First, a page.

First, you will want a renters policy, which will protect your home's structure and the small amount of personal property (furniture, decor, etc.) you may have inside the home. You'll also receive liability coverage, in the event that someone is injured on the property.

But, almost more importantly, carrying a renters policy as a landlord will provide protection if there is a home claim that prevents your renter from living on the property for a time. In this case, your renters policy would provide up to 12 months of fair rental value. This means during the time the house is out of commission, you will not lose the rental income that typically comes from your renter.

Once you become a landlord, it is also important to talk to your renter about carrying his/her own renters policy. This protects a renter's personal property, and provides important liability coverage to your tenant. It might also be beneficial to be listed as an additional insured on your tenant's policy, which provides you an important line of sight to his/her policy and coverages.

Give us a call if you have questions about renters or tenant policies.

A Low Credit Score Could Mean Higher Home Insurance Costs

By: Nicole Vattimo

Earlier in the month, HuffPost published an interesting article (link here) on how our credit scores impact our homeowners insurance premiums. The article dissects a study completed by Quadrant Information Services. It's probably not surprising that the study found there is a direct correlation between a poor credit score and a higher homeowners insurance cost. What surprised me, however, was just how much higher your insurance premium could be if you have a lower credit score, when compared with someone who has a high score.

According to the article, "The study found that if you have a fair (i.e. median) credit score, you may pay 36 percent more for home insurance than someone with excellent credit. That’s up from a 32 percent increase in 2015 and 29 percent in 2014."

So, not only are you paying more for home insurance if you have an average credit score, but exactly how much more is increasing over the years.

"What’s more, if you have poor rather than excellent credit, your premium more than doubles, increasing by an average of 114 percent (up from 100 percent in 2015 and 91 percent in 2014)," says the article.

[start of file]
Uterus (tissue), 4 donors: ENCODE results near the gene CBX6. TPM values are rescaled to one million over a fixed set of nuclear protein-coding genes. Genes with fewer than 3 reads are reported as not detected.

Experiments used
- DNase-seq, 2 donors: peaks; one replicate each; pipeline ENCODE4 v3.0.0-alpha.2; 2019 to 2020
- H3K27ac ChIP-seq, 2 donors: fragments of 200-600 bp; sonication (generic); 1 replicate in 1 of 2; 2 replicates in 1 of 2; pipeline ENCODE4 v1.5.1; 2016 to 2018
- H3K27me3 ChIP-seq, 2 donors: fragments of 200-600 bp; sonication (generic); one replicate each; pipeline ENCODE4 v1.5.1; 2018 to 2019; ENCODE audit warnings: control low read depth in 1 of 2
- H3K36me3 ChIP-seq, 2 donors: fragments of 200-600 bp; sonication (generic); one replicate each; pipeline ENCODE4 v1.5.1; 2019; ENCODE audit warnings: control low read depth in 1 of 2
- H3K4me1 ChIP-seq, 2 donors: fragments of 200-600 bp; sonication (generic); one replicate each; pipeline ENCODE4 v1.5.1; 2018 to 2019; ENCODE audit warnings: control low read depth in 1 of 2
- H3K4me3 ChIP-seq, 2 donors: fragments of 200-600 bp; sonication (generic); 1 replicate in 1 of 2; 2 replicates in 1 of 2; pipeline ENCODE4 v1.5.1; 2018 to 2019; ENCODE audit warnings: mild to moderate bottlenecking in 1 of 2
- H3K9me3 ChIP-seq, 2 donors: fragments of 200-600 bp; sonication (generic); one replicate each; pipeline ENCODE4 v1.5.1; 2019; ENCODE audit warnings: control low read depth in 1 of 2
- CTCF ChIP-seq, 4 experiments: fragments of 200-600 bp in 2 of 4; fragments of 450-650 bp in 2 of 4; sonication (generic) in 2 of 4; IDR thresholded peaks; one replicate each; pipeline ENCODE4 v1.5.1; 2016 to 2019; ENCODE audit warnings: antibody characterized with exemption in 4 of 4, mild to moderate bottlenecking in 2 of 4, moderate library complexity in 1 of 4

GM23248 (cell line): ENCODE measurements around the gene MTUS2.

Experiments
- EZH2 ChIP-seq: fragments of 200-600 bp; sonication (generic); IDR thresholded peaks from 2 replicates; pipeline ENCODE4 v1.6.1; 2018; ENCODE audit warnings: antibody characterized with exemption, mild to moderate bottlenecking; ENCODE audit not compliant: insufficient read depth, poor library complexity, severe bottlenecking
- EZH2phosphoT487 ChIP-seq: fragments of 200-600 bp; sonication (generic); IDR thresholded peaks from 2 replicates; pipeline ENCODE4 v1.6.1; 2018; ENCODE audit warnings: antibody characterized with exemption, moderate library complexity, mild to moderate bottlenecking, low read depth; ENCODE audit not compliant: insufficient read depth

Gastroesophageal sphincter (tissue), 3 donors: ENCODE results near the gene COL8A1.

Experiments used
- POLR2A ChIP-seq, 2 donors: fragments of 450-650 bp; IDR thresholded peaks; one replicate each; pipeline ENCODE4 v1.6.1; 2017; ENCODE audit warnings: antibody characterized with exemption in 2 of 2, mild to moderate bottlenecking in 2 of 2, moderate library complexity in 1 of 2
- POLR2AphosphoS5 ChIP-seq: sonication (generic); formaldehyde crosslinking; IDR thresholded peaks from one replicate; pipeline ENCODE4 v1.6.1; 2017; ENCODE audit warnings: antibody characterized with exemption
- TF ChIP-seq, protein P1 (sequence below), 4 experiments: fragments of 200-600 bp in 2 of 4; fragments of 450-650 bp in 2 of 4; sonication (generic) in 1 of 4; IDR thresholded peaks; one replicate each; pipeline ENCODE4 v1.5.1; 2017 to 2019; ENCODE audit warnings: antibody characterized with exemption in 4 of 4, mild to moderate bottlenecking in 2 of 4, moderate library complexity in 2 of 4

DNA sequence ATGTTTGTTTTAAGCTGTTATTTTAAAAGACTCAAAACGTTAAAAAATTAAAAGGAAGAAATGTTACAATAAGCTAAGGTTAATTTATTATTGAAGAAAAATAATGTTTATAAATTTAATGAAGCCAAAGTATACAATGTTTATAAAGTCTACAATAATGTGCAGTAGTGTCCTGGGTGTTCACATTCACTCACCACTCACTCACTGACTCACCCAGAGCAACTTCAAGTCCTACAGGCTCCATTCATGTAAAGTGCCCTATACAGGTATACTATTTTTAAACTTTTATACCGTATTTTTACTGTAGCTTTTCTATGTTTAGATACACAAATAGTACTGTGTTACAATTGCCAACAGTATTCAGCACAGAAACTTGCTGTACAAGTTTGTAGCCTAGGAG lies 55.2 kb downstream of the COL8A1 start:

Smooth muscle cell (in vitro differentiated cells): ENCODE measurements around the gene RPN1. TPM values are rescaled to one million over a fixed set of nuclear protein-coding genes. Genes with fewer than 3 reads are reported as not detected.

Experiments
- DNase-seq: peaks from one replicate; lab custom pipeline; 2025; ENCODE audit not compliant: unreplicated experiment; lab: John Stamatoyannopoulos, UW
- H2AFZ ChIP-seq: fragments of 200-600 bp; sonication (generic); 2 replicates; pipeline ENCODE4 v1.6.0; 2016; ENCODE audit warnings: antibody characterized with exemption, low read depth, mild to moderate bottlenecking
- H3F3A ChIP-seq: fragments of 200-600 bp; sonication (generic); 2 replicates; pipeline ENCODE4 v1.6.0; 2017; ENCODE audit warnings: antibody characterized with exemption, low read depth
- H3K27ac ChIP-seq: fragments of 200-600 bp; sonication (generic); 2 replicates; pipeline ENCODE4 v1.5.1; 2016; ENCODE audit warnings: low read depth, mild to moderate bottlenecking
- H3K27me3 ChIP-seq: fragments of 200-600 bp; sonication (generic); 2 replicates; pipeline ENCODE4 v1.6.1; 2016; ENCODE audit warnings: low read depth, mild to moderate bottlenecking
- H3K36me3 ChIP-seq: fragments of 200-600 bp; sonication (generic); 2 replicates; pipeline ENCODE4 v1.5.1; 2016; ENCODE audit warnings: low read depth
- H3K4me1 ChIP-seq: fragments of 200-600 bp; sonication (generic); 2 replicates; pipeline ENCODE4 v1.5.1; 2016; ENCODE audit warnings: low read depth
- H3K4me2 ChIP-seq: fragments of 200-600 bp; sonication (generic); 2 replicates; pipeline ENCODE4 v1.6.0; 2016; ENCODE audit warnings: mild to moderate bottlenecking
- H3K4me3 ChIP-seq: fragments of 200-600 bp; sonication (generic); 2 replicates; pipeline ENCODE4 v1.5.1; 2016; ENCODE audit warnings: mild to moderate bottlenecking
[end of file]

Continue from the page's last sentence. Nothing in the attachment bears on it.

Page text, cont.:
What percentage more you will pay if you have less-than-stellar credit varies state-by-state, with some states weighing a credit-based insurance score more heavily than others. The article lists the states that place the most importance on credit score, and explains what goes into calculating your credit-based insurance score.

The article also discusses why insurance companies use credit-based insurance scores. In short, credit scores are predictive of loss behavior. Meaning people with lower scores tend to have more insurance losses.

Interestingly, there are three states, California, Maryland and Massachusetts, that ban the use of credit in setting home insurance prices.

The article discusses the arguments against using credit score in insurance. The top arguments against this practice: (1) it is unfair to consumers in lower socio-economic demographics, and (2) "there’s no uniformity or standardization to how this data is used" since different insurers weigh credit scores differently. Meaning some may consider them heavily, while others don't.

Since we are all consumers of insurance, in some way or another, I think it's a very worthwhile read to better understand what may impact your premium, and what is happening in the insurance industry at large.

Full link to HuffPost article: http://www.huffingtonpost.com/entry/why-poor-credit-can-triple-your-homeowners-insurance_us_590b4c30e4b046ea176ae88b